Sunday, October 06, 2002
P&G directors keep jobs in perspective
New climate, new demands raise emphasis on oversight
By Cliff Peale email@example.com
The Cincinnati Enquirer
They fly into Cincinnati eight times a year to meet at Procter & Gamble Co.'s headquarters.
They include a former U.S. Cabinet secretary; a former president of Mexico; and titans of aerospace, auto manufacturing and telecommunications.
They are charged with control of P&G 1/2ndash 3/4 the $40 billion behemoth that makes Tide, Crest and Pampers 1/2ndash 3/4 but they exercise that control with little fanfare.
And in the wake of scandals at Enron Corp., WorldCom Inc. and other companies, P&G's board of directors is among many taking a new look at their role in managing big companies.
As the board members travel to Cincinnati this week for the annual shareholders meeting Tuesday, they are under increasing pressure to become watchdogs for the shareholders and supervisors - not observers - of senior management.
There's been a lot of pressure, and rightly so, on the issue of independence, said Domenico DeSole, CEO of Gucci Group and a P&G director since 2001. I think we have the right priorities here.
It's a turning point for corporate boards, which for years have been dotted with friends, business partners and others that had a financial stake in the company's business.
Experts generally have given P&G's board high marks, noting the diversity of the board and the majority of independent directors. But the business relationships that are receiving increased scrutiny in the post-Enron world still are there.
For example, P&G this year signed a long-term media deal with Discovery Communications Inc., parent company of Discovery Networks U.S., the former employer of director Johnathan Rodgers. Director Lynn Martin is listed in P&G's proxy statement as an adviser to Deloitte & Touche, which is P&G's independent auditing firm. The company does business with the law firm Thompson Hine, at which director Robert Storey is a partner.
And P&G chairman A.G. Lafley and General Motors Corp. chairman John Smith are on each other's board of directors. That's just the kind of relationship that has been commonplace in the past, but under the microscope now.
Cross-directorship is a conflict, said Charles Elson, director of the Center for Corporate Governance at the University of Delaware. That renders the director from GM not independent.
No longer, experts said, can directors listen to the CEO describe the company's strategy, collect a big fee and then fly back to their full-time jobs.
That day is gone, said Dan Herron, associate professor of business and legal studies at Miami University's Farmer School of Business. If you're going to be a board member, you're going to be a player, and you're going to have to be involved.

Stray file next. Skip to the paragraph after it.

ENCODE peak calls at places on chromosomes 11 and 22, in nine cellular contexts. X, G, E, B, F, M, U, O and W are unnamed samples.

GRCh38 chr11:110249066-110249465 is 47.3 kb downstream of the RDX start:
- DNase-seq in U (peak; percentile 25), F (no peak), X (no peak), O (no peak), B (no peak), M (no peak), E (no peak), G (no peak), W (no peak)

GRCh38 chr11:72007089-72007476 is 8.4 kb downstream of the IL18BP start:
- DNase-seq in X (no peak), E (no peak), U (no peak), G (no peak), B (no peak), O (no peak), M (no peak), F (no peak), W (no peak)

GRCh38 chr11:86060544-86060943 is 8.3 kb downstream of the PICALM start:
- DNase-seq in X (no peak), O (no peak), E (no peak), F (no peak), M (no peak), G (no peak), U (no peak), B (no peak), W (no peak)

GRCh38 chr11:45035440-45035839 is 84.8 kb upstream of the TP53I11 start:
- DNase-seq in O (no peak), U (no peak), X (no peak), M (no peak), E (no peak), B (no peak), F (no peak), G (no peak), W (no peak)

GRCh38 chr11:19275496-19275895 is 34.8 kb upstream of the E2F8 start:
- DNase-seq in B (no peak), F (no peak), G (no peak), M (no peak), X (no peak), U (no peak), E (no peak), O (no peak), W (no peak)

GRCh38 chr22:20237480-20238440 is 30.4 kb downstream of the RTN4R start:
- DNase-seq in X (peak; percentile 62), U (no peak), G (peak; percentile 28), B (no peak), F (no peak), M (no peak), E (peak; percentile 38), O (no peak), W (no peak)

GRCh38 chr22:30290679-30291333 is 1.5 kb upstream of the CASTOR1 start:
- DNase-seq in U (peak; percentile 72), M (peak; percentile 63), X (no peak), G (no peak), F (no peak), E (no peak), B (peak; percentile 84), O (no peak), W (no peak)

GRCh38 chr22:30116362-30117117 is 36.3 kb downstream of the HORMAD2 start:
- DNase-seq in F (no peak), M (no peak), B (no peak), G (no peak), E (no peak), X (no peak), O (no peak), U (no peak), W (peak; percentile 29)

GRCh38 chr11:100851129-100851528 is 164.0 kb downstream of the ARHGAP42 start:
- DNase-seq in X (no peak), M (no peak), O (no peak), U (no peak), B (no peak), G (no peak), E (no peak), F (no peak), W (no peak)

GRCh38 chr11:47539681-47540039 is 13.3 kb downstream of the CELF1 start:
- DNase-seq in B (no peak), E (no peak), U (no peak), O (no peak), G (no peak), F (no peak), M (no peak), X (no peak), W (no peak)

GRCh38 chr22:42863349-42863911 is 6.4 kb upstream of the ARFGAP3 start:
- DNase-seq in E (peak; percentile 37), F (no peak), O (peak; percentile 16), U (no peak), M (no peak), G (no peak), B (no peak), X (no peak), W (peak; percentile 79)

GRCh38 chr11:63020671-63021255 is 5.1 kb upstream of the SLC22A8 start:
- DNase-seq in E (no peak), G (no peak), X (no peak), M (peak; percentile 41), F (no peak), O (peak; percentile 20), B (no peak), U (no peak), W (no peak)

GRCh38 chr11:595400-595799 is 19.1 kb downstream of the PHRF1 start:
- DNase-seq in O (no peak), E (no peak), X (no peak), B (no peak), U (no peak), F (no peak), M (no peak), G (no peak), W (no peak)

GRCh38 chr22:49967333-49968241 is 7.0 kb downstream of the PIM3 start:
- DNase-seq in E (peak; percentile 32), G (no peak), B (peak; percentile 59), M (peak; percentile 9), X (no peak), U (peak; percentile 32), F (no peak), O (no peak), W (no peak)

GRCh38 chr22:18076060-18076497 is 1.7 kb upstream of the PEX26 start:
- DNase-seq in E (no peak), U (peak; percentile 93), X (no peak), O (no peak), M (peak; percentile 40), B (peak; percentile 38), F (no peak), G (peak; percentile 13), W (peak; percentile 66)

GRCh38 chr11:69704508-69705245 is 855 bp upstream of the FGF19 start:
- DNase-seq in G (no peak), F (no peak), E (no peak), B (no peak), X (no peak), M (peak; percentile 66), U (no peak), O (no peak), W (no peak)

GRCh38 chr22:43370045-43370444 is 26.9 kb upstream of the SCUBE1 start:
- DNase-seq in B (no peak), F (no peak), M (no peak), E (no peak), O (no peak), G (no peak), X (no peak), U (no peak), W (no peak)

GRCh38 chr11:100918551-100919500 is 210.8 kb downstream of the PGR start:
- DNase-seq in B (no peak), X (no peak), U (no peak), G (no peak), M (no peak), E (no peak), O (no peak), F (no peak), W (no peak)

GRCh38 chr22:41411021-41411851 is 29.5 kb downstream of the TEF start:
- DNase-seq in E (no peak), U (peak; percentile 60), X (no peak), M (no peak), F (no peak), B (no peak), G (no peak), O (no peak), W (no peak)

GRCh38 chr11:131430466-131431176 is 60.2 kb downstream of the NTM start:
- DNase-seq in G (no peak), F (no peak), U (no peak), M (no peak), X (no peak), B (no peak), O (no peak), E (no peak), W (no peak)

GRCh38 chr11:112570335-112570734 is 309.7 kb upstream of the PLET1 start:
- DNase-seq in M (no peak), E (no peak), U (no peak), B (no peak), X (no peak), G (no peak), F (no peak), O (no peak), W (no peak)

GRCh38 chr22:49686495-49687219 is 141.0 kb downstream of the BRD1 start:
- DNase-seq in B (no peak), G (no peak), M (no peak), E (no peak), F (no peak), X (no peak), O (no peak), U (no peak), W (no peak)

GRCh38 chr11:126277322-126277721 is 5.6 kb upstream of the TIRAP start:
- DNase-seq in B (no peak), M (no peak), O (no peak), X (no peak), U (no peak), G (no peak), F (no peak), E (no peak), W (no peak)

The change is felt throughout industry. Companies are paying more for liability insurance for directors and officers, because there is so much more risk in the post-Enron environment. They also need independence, or boards not dotted with company employees.
It's a high-stakes game, because a company with a board of directors perceived as weak could suffer in its public perception - and its stock price.
The heightened awareness of corporate governance is a good thing for everybody - companies, shareholders and employees, said local lawyer Jim Cummins of Waite, Schneider, Bayless & Chesley.
P&G's board includes 13 outsiders and four insiders: Mr. Lafley, who is chairman and CEO; vice chairmen Kerry Clark and Bruce Byrnes; and retired chairman John Pepper.
Mr. Byrnes and Mr. Clark just joined the board this year, although they each had made plenty of presentations for directors.
They really want to make sure we know what we're doing, Mr. Clark said. When we have a success or a failure, they really want us to know what's behind that, to learn from it.
"The Gucci Guy'
Outside board members were paid $57,500 last year, with an option to receive the payment in common stock. They also got $45,000 in restricted stock, and an option to buy another 1,866 common shares.
Each board meeting includes a presentation from one P&G business unit - snacks and beverages are scheduled for the meeting this week - or a geographic market group, such as Latin America.
They generally hold committee meetings in the morning, then a board meeting of three to four hours in the afternoon. Outside directors meet independently of company management, Mr. Byrnes said.
Last spring, after a board meeting in Geneva, each director toured a separate country with P&G executives from that country, learning more about the company's operation there.
And some directors, including Mr. DeSole and Intuit Inc.'s Scott Cook, have been invited to speak to P&G executives on their particular specialties. Inside P&G, Mr. DeSole's talks are headlined The Gucci Guy.
Mr. DeSole said the bulk of the company's initiatives come from Mr. Lafley and management, not new suggestions from board members. One example is the Business Process Sourcing Study, which would move about 5,700 P&G workers and many back-office functions to a third company.
That has been the subject of discussion at two board meetings, with several more coming.
In the end, A.G. (Lafley) is responsible. He runs the company, Mr. DeSole said. The board should not run the company. It should be done by management.
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